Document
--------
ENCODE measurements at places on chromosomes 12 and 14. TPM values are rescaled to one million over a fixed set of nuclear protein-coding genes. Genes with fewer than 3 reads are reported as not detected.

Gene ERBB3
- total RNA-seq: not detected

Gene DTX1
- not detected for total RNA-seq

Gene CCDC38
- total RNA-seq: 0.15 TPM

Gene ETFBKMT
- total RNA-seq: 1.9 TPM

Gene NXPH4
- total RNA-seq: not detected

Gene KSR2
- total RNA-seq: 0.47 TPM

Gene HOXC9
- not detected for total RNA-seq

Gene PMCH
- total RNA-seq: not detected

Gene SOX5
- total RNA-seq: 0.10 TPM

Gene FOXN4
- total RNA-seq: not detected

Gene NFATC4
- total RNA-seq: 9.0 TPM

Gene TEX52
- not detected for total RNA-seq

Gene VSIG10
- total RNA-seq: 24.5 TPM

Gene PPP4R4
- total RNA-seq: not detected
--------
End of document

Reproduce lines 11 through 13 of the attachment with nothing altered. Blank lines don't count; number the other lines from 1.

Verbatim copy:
- total RNA-seq: not detected

Gene KSR2
- total RNA-seq: 0.47 TPM